The vibrancy of Iranian art and its current position in the world art market go under the gavel in the London auction rooms of Sotheby’s on Tuesday. The sale highlights a growing interest in Iran’s artists and how they have drawn upon various influences of lives spent away from their native land.
Whereas uncertainty in world financial markets have had an impact on international art sales, Sotheby’s Roxane Zand says interest in contemporary Iranian art is holding strong.
“We find that the market has held quite stable and that the prices are healthy and robust,” she says. “Like many other areas of art, we have seen a rise in prices in the past, [but] at the moment we see a great deal more stability and we think that this particular sale in London is going to do very well indeed.”
One of the leading figures to be shown will be painter and poet Sohrab Sepehri, who died in Tehran in 1980. His “Tree Trunks” series, a key work painted in New York in 1970, reflects on his time spent in Japan a decade before.
Sepehri’s work, Zand says, was enormously influenced by study and travel abroad, and his New York stint was motivated by a desire to find tranquility among the hustle and bustle of Manhattan. Conversely, his contemporary Bahman Mohasses, who died last year, produced a harsh realism when living in Rome. “Untitled,” a Mohasses piece that portrays an almost grotesque, epicene figure perched on the gunwale of a small boat, is emblematic of his style.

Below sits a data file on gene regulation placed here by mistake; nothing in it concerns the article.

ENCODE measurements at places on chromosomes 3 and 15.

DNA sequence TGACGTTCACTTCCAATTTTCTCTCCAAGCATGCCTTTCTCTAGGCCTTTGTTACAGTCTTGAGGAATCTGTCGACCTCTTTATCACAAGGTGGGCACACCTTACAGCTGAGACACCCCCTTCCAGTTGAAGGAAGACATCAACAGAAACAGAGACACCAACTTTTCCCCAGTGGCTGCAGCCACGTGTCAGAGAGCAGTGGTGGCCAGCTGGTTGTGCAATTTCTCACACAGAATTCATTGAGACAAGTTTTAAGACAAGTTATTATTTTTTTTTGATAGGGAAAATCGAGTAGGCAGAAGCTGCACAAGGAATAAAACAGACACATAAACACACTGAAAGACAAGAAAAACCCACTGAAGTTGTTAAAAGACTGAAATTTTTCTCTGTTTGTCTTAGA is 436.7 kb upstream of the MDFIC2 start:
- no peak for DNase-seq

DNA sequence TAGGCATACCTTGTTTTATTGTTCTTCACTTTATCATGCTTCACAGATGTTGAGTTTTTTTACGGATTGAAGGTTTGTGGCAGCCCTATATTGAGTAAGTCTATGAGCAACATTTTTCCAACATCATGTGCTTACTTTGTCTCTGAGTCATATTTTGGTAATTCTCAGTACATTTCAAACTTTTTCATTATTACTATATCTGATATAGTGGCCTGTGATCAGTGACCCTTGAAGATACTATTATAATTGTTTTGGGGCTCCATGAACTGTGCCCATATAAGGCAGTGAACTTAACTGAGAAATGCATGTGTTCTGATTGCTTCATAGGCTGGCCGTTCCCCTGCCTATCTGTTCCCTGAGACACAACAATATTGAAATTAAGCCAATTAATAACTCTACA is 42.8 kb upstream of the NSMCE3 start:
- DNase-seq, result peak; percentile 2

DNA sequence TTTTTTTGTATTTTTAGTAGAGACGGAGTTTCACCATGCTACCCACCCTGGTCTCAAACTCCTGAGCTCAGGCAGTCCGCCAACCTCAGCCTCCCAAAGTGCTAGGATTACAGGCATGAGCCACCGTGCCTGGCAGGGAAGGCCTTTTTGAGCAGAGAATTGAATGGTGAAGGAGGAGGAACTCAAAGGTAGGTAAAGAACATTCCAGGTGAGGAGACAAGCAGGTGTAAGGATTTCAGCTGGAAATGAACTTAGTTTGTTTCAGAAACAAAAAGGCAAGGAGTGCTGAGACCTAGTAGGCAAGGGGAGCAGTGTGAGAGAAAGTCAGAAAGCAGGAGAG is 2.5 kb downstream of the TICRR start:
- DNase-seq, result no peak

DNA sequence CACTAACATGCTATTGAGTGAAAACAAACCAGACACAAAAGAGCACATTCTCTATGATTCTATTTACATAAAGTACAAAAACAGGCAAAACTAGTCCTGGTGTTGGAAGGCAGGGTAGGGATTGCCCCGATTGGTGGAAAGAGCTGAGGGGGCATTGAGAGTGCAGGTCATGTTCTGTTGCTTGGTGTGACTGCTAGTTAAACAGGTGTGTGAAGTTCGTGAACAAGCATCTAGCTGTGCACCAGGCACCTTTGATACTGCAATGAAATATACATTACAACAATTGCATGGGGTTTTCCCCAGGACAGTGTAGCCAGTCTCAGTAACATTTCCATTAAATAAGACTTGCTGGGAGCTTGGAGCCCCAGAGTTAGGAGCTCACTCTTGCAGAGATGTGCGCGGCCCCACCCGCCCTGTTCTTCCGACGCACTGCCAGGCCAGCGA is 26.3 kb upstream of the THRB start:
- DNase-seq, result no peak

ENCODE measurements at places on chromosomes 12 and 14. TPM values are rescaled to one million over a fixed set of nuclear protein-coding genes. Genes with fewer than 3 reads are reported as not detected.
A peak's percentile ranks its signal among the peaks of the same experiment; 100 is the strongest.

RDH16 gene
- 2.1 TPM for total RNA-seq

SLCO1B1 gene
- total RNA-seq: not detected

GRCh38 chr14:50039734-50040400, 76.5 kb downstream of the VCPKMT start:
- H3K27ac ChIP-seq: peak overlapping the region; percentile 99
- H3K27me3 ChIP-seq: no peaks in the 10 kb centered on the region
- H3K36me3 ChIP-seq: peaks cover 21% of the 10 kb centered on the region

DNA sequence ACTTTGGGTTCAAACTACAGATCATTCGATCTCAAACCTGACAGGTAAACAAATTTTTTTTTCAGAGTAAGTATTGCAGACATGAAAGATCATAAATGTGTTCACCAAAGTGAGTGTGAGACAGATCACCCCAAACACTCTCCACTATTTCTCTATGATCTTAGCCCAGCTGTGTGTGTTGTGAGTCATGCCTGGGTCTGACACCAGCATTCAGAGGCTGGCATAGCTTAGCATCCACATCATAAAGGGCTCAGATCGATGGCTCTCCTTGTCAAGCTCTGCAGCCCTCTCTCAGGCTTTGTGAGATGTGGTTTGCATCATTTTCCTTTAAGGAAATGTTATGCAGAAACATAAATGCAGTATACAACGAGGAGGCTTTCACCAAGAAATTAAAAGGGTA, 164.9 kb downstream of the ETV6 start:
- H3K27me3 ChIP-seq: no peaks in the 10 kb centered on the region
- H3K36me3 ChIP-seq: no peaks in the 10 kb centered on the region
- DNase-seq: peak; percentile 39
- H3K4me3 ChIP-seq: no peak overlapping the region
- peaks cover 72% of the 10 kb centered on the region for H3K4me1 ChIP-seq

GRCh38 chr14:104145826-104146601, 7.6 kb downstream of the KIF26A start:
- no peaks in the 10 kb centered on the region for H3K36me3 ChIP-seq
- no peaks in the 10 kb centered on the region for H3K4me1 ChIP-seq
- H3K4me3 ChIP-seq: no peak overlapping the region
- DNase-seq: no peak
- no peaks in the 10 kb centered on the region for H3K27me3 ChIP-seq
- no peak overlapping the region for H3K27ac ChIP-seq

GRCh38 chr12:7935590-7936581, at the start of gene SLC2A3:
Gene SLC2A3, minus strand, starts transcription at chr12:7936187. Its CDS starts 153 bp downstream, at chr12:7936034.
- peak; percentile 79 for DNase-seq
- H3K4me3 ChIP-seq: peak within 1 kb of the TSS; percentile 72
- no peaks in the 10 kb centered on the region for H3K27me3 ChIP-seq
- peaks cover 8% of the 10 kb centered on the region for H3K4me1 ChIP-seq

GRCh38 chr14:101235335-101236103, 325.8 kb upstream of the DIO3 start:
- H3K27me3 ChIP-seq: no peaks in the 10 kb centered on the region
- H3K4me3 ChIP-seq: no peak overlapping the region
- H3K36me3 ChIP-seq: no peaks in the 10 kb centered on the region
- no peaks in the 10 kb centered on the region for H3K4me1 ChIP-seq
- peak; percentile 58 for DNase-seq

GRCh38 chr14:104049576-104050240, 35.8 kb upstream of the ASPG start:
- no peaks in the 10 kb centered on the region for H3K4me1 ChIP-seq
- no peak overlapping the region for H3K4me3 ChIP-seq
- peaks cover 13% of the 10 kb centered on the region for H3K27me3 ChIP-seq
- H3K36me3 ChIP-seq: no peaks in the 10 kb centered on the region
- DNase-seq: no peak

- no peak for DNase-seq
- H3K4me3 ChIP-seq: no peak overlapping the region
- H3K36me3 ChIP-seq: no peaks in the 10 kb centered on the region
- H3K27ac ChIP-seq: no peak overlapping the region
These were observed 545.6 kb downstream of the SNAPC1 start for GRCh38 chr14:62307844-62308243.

“Mohasses always mentioned that his aesthetic lay in ugliness and that he saw and explored a different aesthetic,” says Zand, describing him as a modern master whose recent death has only focused more attention on his work.
The contemporary works of Hadieh Shafie, recently nominated for the 2011 Jameel Prize, tap roots of Islamic arts and design while drawing comparisons to the iconic Jasper Johns. One of the most distinctive works to go on sale, “10450 Pages” – ink and paint on tightly-bound scrolls of paper – gives a clue to her approach. “She’s very interested in process-oriented work and repetition and the patterns that are caused by that which in turn finds its routes in traditional Iranian art,” says Zand.
German-born Iranian Naveed Nour, who exhibited at this year’s Venice Biennale, also invoke achievements of major art-world figures. One piece from “The Eye Codex of The Monochrome Series” – a project completed over 26 years that critics compare to the works of Anish Kapoor and Mark Rothko – is set to go on sale.
With six-figure sums anticipated for some items, including Sohrab Sepehri’s “Tree Trunks,” the financial profile of Iran’s contemporary art market is likely to match the range and vigor of works about to go on the block in London.